Palladone Overdose Signs, Symptoms, & Treatment

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Palladone is an extended-release, semi-synthetic opioid that’s used to manage chronic pain. It’s intended for use in patients who already have a tolerance of opiate pain relievers.

Palladone may be dangerous to take in higher doses for people who aren’t accustomed to the drug. Several factors influence the likelihood of an overdose. These include drug tolerance, patient size, and liver and kidney health. The amount of the drug necessary to cause an overdose varies significantly according to these factors.

The main signs of a Palladone overdose are severe respiratory depression, pinpoint pupils, and decreased consciousness. In the event of an overdose, the patient will likely be administered naloxone to reverse the effects of the drug.

Respiratory depression, decreased consciousness, and constricted pupils are referred to as the “opioid overdose triad.” These are the primary symptoms that physicians look for when diagnosing an opioid overdose. Palladone suppresses the patient’s drive to breathe by acting directly on the brain stem – the area of the brain that controls automatic breathing.

In the case of an overdose, the patient may be unaware of their surroundings, unresponsive, or lose consciousness entirely. Pupils remain fully constricted even in total darkness.

Palladone Overdose | Signs, Treatment, and How Much Palladone Leads to Overdose?

Signs of Palladone overdose can also include cold/clammy skin, blue lips, skin, and fingers, frequent vomiting, and delirium. The risk of overdose increases when patients combine Palladone with the other substances. Palladone should never be mixed with MAO inhibitors, anxiolytics, barbiturates, benzodiazepines, first-generation antihistamines, cough medicine, sleeping pills, or muscle relaxants. Marijuana and alcohol should also be avoided.

Drinking alcohol while taking Palladone can significantly increase the chances of an overdose. Alcohol is a central nervous system depressant that compounds the drug’s depressant effects on the respiratory drive. Alcohol interferes with the liver’s ability to metabolize Palladone. This can lead to opioid toxicity due to elevated blood plasma levels of the drug.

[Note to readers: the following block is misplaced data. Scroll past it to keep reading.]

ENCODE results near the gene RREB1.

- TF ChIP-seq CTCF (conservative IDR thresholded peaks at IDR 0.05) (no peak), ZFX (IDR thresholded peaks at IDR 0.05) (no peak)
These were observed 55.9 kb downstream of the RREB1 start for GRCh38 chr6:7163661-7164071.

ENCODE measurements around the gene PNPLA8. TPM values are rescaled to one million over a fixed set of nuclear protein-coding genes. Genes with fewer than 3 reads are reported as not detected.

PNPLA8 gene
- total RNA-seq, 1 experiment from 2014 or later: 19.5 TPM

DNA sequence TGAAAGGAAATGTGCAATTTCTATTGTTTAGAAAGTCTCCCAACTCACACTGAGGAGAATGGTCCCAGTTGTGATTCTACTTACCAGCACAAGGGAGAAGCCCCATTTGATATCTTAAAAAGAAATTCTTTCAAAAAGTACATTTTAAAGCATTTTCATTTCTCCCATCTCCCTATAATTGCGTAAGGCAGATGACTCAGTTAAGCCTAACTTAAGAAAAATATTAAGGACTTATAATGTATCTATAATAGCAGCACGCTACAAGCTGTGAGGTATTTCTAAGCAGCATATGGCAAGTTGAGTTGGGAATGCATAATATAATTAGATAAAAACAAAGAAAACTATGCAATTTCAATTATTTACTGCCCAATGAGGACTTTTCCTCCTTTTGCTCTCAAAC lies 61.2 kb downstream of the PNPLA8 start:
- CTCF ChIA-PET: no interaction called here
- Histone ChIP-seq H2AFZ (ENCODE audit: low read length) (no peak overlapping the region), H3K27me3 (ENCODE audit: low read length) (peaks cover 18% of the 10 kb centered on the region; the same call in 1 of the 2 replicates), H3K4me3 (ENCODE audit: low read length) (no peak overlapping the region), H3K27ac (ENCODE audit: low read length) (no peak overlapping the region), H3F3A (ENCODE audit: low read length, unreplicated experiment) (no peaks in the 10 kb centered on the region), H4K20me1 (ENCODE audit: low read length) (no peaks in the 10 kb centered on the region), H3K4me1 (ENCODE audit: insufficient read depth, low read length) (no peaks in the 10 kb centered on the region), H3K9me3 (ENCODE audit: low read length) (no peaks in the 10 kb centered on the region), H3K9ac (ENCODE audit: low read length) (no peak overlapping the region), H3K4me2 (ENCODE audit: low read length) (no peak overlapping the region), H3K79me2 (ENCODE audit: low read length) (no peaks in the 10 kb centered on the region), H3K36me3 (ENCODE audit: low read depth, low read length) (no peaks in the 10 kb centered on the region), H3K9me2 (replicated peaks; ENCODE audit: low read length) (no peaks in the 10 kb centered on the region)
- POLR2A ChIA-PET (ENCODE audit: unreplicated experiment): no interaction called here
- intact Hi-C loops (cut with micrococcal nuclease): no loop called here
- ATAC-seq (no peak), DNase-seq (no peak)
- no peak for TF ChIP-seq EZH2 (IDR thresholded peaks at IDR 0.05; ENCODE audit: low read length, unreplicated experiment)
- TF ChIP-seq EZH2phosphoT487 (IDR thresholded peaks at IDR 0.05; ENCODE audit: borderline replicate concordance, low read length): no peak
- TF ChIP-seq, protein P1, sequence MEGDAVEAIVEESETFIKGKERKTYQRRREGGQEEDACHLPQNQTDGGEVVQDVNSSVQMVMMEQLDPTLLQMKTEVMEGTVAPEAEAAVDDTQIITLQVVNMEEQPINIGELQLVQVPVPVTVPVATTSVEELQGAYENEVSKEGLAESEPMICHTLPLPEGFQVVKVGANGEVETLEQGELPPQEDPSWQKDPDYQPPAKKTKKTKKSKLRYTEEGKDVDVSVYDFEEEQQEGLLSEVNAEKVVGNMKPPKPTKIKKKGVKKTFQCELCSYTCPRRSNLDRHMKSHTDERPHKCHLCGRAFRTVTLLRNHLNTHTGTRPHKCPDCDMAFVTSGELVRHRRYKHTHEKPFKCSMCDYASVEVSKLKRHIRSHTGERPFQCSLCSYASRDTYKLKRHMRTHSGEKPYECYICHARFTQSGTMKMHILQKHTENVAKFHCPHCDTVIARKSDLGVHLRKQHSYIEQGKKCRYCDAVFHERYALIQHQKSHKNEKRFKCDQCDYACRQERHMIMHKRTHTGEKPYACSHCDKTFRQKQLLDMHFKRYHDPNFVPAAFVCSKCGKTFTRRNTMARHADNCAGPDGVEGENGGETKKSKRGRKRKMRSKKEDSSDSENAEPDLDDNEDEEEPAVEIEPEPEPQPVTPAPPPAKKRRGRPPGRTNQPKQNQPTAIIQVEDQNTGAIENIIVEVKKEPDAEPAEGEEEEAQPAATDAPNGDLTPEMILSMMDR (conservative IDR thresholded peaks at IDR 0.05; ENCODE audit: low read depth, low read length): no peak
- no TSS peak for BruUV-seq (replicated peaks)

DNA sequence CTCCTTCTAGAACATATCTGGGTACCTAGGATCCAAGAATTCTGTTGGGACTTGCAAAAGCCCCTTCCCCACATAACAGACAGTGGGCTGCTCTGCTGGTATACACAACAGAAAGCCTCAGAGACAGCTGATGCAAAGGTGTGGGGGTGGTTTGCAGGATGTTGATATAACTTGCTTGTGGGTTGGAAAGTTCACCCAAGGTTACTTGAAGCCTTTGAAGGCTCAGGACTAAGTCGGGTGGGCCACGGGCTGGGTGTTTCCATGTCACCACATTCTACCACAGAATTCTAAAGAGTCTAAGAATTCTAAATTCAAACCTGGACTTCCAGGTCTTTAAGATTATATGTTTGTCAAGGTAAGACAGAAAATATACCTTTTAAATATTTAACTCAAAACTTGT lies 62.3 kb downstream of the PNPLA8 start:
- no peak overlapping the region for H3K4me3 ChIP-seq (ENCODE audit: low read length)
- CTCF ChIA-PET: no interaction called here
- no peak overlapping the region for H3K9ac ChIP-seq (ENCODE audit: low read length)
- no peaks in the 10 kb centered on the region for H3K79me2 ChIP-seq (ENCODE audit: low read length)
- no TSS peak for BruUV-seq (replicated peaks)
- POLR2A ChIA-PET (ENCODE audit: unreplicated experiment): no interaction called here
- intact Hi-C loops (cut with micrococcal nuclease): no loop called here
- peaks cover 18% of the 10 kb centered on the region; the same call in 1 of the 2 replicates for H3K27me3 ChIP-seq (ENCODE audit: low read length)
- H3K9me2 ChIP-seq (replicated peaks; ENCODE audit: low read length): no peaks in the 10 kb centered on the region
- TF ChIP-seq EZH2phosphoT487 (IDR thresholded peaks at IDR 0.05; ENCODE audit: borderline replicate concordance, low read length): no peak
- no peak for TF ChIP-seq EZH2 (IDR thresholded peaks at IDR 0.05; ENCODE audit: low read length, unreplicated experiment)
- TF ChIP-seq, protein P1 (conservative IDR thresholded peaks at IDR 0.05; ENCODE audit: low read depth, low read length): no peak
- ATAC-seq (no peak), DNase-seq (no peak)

The amount of Palladone required to overdose is dependent on the specific physiology of each patient. Children are highly likely to overdose due to their small size. In general, the smaller a person’s size and weight, the more likely an overdose is to occur. The patient’s age and overall health can affect the drug’s metabolism. Older individuals tend to have reduced function of the liver and kidneys, leading to higher plasma concentrations of the drug which increases the chance of an overdose.

Prolonged use of opioids like Palladone can significantly increase the risk of developing a dependence. People who attempt to discontinue use are at high risk of overdose when they return to use. It’s advised that patients take the smallest possible dose possible when returning to opioid use.

Treatment protocol for Palladone overdose includes the administration of an opioid antagonist like naloxone. Naloxone rapidly reverses the effects of Palladone. Palladone achieves its effects by binding to opioid receptor sites in the body. Naloxone forces Palladone to break these bonds, thereby rendering the drug ineffective. In cases of severe overdose, more than one shot of naloxone may be necessary to reverse Palladone’s effects.

Opioid antagonists like naloxone reverse the cause of the overdose, but do not necessarily address specific symptoms or stabilize the patient’s vitals. Assisted ventilation and oxygen therapy may be necessary to ensure adequate oxygenation and decrease the risk of permanent neurological damage. In cases of severe overdose, the circulatory system may fail as well. In the event of heart failure, the patient will require CPR.

Palladone overdose can cause a sudden and rapid deterioration in the patient’s vitals. Extended-release versions of opioid medications contain significantly higher quantities of the drug, so one should never break apart or crush extended-lease medications like Palladone. Doing so negates the time-release feature and allows the entirety of the pill’s contents to flood the bloodstream. Even for opioid-tolerant individuals, this can dramatically increase the chance of overdose and death.

Time is of the essence in cases of Palladone overdose. The window of time for patient survival can be small. Even if the patient lives, they are at high risk for lifelong complications due to oxygen starvation (hypoxia). The more time that passes before the patient receives treatment, the higher the likelihood of complications from hypoxia. Complications can include pulmonary edema, rhabdomyolysis, compartment syndrome, and permanent brain damage. Prolonged hypoxia can cause damage to the spinal cord and leave the patient unable to walk or function normally.

If you or someone you love is struggling with an opioid misuse disorder, The Recovery Village has a wealth of resources. Visit us at or call our toll-free hotline at 855-548-9825 to learn more.

Medical Disclaimer: The Recovery Village aims to improve the quality of life for people struggling with a substance use or mental health disorder with fact-based content about the nature of behavioral health conditions, treatment options and their related outcomes. We publish material that is researched, cited, edited and reviewed by licensed medical professionals. The information we provide is not intended to be a substitute for professional medical advice, diagnosis or treatment. It should not be used in place of the advice of your physician or other qualified healthcare provider.